Screen icon Debbie Reynolds died on Wednesday at the age of 84 after suffering a stroke. Her death came one day after her daughter, actress Carrie Fisher, died at age 60 after going into cardiac arrest on a flight from London to Los Angeles last week.
The celebrated song and dance legend's storied career was defined by her entertaining, energetic and thoughtful performances that gave the world some of the most enjoyable and enduring films ever.
In celebration of Reynolds' incomparable life and legacy, we're taking a look back at some of the star's greatest roles.
"Singin' in the Rain" (1952)
Reynolds got her first leading role when she was 19 years old and she was cast opposite Gene Kelly and Donald O'Connor in the beloved musical "Singin' in the Rain." Reynolds stars as aspiring Hollywood starlet Kathy Sheldon who meets and falls in love with silent movie star Don Lockwood (Kelly), who is struggling to keep up with the film industry's transition into "talkies." The film is easily Reynolds' most well-known, and deservedly so. It's considered by many to be one of the best musicals ever made.
"Susan Slept Here" (1954)
In this risque romantic comedy, Reynolds plays 17-year-old juvenile delinquent Susan Landis who, through a series of unlikely circumstances comes to live with Hollywood screenwriter Mark Christophe (Dick Powell), who has writer's block after winning an Oscar and is working on a script about juvenile delinquents. It's charming, heartfelt and Reynolds is effortlessly wonderful in every moment.
"The Tender Trap" (1955)
In this romantic comedy, Reynolds stars as aspiring singer and actress Julie Gillis who meets womanizing theatrical agent Charlie Reader (Frank Sinatra). Charlie, who always keeps a lot of different female company, starts to fall for Julie until emotional complications arise with a former flame. The film, while often referred to as a Sinatra vehicle, works because of Reynolds' dynamic and vivacious performance.
"Bundle of Joy" (1956)
Reynolds stars as Polly Parish, a shop girl who rescues an abandoned baby. Scandal arises when her co-workers come to believe the baby is actually hers, and that the father is the son of the store owner, Dan Merlin (Eddie Fisher, Reynolds' then-husband and father of Carrie). This charming musical comedy earned Reynolds her second Golden Globe nomination for Best Actress in a Comedy of Musical. (She earned a previous nomination for Most Promising Newcomer for her role in the 1950 musical Three Little Words.)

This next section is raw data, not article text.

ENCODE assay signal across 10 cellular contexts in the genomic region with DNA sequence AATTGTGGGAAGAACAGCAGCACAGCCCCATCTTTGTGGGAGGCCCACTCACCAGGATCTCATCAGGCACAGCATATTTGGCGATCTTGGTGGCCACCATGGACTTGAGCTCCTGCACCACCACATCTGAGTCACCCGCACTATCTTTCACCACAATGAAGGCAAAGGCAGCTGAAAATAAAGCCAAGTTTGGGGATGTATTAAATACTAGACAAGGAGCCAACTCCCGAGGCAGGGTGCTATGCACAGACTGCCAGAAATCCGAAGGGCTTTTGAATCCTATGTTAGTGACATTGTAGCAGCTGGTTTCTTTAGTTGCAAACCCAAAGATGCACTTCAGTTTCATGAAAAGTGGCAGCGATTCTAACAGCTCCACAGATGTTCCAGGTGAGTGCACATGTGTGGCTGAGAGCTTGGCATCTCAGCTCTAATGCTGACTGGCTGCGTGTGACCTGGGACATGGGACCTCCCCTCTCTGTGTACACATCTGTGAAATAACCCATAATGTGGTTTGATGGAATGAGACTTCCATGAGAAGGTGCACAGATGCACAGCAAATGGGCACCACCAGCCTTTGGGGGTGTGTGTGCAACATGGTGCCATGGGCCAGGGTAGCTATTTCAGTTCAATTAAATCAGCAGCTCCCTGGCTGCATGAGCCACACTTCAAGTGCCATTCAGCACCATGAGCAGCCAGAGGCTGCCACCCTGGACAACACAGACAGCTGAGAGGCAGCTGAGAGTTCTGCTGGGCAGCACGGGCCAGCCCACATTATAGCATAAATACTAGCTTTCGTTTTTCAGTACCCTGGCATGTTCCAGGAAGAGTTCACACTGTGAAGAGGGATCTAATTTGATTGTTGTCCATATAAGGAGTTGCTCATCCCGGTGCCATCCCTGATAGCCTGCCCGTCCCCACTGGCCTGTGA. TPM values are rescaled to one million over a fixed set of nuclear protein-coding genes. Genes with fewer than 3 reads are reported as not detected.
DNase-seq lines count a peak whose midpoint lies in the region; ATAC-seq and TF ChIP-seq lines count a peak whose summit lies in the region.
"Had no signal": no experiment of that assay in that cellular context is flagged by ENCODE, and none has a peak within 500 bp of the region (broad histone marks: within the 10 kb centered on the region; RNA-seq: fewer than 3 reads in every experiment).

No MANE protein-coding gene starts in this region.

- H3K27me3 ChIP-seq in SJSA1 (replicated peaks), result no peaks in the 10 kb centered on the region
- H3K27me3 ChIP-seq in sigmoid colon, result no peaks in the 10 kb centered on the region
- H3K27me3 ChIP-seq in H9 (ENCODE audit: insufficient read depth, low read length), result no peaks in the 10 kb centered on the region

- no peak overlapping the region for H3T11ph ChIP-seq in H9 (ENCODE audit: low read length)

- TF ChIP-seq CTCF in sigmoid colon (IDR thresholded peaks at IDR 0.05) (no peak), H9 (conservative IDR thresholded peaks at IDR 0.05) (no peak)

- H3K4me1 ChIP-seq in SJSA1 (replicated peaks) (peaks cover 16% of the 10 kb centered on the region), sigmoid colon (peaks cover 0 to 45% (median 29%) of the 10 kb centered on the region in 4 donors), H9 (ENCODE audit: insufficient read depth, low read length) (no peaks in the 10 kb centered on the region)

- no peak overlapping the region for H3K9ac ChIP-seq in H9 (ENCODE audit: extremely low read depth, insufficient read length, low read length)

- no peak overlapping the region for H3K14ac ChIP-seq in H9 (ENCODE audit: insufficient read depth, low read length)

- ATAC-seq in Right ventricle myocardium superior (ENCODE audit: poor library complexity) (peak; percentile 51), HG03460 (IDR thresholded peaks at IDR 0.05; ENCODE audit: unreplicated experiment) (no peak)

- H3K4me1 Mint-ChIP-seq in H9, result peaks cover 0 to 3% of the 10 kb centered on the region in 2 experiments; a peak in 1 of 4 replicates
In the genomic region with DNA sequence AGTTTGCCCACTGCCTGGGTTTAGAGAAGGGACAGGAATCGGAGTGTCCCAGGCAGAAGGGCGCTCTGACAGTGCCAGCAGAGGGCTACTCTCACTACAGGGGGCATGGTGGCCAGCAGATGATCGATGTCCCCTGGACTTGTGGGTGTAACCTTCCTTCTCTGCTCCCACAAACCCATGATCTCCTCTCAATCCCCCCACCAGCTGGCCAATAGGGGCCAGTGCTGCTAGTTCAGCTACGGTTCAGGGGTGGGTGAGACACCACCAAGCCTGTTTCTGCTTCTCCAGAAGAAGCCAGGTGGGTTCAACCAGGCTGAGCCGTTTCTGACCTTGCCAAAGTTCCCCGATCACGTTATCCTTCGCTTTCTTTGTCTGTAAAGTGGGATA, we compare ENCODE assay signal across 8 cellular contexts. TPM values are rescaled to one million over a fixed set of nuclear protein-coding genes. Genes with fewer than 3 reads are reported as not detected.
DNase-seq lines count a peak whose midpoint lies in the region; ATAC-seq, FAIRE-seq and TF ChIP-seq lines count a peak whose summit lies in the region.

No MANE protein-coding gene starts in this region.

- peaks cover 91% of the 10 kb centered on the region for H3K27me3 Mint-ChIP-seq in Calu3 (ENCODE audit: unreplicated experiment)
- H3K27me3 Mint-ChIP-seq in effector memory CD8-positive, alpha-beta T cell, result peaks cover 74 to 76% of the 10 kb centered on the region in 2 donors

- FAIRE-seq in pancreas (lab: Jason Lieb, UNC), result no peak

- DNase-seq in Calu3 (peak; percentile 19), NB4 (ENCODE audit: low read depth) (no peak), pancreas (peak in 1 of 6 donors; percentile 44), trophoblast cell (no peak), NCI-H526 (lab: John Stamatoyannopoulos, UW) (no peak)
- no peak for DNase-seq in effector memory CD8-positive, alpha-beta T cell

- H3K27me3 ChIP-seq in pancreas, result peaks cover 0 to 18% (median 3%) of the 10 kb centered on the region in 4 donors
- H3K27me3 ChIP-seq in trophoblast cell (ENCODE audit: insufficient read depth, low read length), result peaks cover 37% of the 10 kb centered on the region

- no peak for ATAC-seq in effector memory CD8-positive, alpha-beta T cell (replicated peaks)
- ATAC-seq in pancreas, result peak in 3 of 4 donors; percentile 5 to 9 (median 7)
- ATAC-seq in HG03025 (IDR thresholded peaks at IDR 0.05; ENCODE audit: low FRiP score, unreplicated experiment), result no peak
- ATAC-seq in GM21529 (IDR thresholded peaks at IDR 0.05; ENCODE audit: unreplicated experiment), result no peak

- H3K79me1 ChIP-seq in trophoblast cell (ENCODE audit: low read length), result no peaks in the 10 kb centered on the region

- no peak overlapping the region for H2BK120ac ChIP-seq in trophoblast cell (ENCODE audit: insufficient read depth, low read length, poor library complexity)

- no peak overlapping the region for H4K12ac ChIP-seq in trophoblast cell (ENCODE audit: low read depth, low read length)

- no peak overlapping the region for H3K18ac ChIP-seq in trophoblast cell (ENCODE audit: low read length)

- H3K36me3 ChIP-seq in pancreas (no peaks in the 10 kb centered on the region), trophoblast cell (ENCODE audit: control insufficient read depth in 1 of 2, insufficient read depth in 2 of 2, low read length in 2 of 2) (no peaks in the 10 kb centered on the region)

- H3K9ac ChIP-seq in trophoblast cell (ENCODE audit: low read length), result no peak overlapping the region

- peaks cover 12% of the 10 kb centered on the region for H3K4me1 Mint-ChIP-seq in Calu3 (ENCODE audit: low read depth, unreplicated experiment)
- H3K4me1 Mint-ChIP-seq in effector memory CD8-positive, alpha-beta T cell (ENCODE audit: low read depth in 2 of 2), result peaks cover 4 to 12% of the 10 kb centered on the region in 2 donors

"Tammy and the Bachelor" (1957)
In this sweet romantic comedy, Reynolds stars as a downhome country girl named Tambrey "Tammy" Tyree, who lives with her grandpa on a houseboat in Louisiana. Tammy rescues and befriending handsome pilot Peter Brent (Leslie Nielsen), who crashed his private plane near her home, and nurses him back to health. Peter invites Tammy to his family's plantation, where her sweet country persona clashes with Peter's high-brow family. The film won an Oscar for Best Song for the tune "Tammy," which went on to become Reynolds' biggest hit.
"How the West Was Won" (1962)
This sprawling Western told the story of four generations of a family in the wild west and their adventures in the untamed wilderness over several decades. Reynolds starred as a tough, self-determined dance hall performer named Lilith Prescott. The film's massive ensemble cast included Henry Fonda, Gregory Peck, James Stewart, Eli Wallach, John Wayne, Walter Brennan, Agnes Moorehead, Lee Van Cleef and Spencer Tracy, among many other Hollywood icons.
"The Unsinkable Molly Brown" (1964)
Reynolds scored her first (and somehow only) Oscar nomination for her role in this musical, which is based on the real-life story of Molly Brown, a boisterous, carefree country girl who marries a gold miner and later strikes it rich, making her fabulously wealthy. Despite this, she can't get respect from high-society snobs who snub her. However, Molly gains fame and respect when she becomes a hero while traveling on the Titanic. Molly got her "unsinkable" nickname for surviving the disaster and helping rescue many of fellow passengers. Reynolds' performance in this amazing biopic is second-to-none and full of an energy that radiates off the screen.
"Divorce, American Style" (1967)
In his satirical comedy about the difficulties of getting a divorce in modern times, Reynolds stars opposite Dick Van Dyke. The pair play Richard and Barbara Harmon, who discover they want to split up after 15 years of marriage because they are no longer happy. However, they discover that the challenges of getting a divorce -- including custody battles and counseling sessions and alimony negotiations -- make them even more unhappy than just being married. It's a dark yet hilarious look at the struggles of romance and dissatisfaction.
In this Albert Brooks-helmed dramedy, Reynolds stars as Beatrice Henderson, whose son Josh (Brooks) is getting divorced for a second time, and decided to move in with his mom in his childhood home in order to discover what happened in his life that lead to his many problems with women. The film earned Reynolds' her fourth and final Golden Globe nomination.